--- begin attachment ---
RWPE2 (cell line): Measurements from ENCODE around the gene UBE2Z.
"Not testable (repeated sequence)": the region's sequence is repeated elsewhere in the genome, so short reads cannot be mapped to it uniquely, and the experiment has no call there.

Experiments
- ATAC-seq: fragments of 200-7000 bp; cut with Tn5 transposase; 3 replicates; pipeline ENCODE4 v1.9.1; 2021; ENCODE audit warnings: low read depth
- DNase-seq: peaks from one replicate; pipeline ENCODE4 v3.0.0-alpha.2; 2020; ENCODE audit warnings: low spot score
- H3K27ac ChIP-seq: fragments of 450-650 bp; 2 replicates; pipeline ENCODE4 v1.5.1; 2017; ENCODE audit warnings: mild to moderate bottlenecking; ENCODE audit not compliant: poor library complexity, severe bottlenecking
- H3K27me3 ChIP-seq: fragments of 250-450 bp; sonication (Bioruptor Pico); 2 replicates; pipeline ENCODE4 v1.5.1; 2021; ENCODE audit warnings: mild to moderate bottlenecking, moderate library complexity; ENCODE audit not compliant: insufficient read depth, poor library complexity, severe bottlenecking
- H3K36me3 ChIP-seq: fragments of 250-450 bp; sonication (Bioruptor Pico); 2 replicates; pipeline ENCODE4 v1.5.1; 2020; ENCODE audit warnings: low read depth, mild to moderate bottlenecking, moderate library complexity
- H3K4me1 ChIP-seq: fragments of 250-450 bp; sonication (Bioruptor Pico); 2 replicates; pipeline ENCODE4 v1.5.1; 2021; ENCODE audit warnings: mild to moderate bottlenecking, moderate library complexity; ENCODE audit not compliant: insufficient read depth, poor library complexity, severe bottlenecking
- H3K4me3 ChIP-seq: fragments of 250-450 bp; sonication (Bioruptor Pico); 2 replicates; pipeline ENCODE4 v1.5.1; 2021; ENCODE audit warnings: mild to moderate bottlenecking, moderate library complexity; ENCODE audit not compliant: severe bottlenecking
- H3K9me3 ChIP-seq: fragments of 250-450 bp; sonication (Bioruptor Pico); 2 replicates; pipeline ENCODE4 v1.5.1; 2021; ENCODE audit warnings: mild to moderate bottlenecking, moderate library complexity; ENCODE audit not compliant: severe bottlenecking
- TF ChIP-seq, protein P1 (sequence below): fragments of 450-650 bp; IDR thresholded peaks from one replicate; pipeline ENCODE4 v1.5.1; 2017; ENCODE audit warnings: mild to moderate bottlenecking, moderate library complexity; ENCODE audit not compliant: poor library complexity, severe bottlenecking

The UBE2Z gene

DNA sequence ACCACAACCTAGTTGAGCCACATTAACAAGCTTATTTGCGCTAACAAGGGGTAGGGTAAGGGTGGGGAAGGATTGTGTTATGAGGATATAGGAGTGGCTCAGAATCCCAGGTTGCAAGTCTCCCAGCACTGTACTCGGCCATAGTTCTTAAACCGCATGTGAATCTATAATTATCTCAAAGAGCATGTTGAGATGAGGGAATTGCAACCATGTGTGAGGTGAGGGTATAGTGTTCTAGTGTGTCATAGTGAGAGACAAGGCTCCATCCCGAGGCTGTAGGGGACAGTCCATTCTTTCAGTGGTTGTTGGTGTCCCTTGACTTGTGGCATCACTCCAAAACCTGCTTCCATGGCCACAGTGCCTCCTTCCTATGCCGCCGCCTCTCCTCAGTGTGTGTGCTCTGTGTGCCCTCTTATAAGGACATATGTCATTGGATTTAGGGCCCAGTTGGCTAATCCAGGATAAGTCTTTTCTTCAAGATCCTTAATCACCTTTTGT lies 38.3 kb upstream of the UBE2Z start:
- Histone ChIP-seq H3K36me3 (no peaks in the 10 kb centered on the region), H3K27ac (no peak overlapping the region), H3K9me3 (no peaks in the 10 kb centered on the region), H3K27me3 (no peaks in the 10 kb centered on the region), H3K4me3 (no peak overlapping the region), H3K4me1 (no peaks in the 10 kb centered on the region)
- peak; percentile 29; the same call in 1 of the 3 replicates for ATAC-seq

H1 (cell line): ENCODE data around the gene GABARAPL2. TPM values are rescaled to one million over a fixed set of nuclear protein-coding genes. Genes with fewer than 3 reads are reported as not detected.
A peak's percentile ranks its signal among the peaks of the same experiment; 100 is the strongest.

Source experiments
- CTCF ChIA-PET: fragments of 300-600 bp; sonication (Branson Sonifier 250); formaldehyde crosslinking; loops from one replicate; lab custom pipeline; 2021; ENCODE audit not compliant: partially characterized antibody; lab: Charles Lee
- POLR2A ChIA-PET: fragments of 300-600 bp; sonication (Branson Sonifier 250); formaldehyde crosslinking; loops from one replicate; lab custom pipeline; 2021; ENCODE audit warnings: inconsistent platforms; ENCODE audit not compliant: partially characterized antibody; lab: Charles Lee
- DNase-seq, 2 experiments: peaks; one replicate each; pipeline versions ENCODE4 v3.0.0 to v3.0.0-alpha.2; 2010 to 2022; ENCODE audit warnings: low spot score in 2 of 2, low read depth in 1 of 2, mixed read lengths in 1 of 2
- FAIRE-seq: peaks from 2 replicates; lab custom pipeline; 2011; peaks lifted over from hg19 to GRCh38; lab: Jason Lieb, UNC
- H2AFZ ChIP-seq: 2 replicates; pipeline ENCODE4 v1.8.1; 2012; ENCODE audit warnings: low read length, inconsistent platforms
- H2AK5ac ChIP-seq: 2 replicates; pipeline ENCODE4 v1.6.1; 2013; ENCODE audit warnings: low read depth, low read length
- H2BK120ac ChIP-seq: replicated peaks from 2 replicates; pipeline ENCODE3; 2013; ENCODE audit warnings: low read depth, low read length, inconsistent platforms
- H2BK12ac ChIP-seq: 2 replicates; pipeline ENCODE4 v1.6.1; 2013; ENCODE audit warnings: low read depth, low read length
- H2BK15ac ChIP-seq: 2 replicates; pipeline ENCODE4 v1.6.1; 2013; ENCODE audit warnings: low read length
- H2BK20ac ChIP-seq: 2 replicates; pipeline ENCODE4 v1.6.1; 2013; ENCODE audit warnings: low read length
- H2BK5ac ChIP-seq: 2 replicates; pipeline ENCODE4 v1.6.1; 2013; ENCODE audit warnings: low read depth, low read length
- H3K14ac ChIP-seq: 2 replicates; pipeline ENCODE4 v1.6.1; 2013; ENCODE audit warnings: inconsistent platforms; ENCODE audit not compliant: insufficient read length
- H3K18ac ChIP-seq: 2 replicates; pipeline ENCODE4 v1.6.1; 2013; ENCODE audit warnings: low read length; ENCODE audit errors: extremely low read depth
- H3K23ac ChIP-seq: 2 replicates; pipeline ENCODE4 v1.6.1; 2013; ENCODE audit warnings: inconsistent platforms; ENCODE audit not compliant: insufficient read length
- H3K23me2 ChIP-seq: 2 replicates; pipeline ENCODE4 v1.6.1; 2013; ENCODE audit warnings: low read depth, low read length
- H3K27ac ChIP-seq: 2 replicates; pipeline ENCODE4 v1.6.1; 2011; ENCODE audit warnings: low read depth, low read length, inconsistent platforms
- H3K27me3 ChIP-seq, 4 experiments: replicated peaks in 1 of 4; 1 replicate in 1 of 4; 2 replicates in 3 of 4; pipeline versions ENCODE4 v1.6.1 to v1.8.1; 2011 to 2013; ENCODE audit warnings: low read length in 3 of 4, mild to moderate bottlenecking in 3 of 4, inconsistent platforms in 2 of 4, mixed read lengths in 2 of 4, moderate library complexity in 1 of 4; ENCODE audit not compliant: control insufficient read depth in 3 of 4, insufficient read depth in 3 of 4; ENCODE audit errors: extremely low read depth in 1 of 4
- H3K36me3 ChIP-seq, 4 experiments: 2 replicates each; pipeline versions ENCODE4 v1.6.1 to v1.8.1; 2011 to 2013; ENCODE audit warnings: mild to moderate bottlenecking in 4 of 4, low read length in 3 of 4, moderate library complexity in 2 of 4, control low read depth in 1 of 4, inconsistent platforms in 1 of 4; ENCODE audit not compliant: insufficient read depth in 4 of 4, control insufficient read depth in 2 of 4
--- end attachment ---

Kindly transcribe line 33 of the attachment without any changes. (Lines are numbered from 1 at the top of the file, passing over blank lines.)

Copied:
- H3K23ac ChIP-seq: 2 replicates; pipeline ENCODE4 v1.6.1; 2013; ENCODE audit warnings: inconsistent platforms; ENCODE audit not compliant: insufficient read length